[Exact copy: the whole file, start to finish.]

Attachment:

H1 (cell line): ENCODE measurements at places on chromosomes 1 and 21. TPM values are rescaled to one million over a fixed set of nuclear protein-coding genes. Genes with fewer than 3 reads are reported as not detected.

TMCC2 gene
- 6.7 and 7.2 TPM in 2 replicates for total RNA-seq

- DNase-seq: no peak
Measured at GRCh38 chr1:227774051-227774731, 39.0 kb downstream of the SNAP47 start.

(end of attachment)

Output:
H1 (cell line): ENCODE measurements at places on chromosomes 1 and 21. TPM values are rescaled to one million over a fixed set of nuclear protein-coding genes. Genes with fewer than 3 reads are reported as not detected.

TMCC2 gene
- 6.7 and 7.2 TPM in 2 replicates for total RNA-seq

- DNase-seq: no peak
Measured at GRCh38 chr1:227774051-227774731, 39.0 kb downstream of the SNAP47 start.